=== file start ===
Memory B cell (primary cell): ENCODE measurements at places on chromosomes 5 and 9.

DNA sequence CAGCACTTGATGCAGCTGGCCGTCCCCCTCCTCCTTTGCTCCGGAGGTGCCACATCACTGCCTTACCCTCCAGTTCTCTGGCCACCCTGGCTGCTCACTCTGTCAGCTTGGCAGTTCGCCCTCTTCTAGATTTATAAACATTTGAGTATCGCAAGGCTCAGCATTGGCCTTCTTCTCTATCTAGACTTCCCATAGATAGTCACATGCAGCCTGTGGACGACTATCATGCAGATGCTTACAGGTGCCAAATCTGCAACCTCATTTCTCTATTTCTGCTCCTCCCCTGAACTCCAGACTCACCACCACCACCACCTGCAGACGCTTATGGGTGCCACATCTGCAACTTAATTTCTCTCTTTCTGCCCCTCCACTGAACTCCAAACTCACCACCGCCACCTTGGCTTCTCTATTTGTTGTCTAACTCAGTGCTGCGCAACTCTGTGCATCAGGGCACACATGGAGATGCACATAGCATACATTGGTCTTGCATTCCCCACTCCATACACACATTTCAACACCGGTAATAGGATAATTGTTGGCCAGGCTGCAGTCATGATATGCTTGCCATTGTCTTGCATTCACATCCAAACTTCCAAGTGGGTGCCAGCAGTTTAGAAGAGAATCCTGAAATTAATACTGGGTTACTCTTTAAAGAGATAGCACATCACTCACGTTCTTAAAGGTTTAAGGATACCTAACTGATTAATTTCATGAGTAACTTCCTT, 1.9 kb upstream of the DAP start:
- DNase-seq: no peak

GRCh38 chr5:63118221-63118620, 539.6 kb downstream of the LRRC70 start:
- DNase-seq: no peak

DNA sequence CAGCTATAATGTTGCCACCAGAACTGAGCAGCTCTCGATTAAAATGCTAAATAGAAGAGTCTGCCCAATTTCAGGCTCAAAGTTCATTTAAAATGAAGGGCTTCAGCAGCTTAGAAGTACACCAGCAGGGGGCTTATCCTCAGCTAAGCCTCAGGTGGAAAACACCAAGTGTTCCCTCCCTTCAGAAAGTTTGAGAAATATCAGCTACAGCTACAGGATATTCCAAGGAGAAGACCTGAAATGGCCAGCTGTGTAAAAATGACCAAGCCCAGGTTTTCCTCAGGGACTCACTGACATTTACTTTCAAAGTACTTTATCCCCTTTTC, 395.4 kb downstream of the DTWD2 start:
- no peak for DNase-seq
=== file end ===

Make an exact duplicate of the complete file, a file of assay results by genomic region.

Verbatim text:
Memory B cell (primary cell): ENCODE measurements at places on chromosomes 5 and 9.

DNA sequence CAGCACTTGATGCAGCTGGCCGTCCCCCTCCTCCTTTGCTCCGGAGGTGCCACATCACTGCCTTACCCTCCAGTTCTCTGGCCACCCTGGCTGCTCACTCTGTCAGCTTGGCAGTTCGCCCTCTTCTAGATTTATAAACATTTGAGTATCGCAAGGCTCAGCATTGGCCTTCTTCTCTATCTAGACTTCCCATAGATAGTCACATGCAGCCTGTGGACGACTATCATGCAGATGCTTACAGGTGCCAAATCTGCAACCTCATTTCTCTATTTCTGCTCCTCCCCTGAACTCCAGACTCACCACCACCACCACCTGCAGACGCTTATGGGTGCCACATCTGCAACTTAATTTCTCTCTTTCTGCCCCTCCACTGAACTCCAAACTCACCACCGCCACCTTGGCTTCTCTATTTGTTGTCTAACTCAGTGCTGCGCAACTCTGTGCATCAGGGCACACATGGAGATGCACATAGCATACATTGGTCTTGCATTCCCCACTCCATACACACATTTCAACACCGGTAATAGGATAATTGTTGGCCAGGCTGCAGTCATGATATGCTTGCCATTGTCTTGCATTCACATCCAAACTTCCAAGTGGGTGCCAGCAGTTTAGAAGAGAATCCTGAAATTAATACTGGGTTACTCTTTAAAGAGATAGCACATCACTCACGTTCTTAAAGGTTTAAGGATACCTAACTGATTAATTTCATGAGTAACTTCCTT, 1.9 kb upstream of the DAP start:
- DNase-seq: no peak

GRCh38 chr5:63118221-63118620, 539.6 kb downstream of the LRRC70 start:
- DNase-seq: no peak

DNA sequence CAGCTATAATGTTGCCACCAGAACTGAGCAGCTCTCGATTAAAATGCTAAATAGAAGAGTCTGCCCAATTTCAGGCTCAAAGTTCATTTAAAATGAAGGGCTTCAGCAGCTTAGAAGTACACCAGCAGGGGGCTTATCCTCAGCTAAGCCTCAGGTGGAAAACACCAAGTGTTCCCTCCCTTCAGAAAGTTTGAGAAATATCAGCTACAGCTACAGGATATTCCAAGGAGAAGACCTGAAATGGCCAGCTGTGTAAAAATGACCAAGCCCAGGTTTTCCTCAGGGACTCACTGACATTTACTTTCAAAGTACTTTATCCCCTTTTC, 395.4 kb downstream of the DTWD2 start:
- no peak for DNase-seq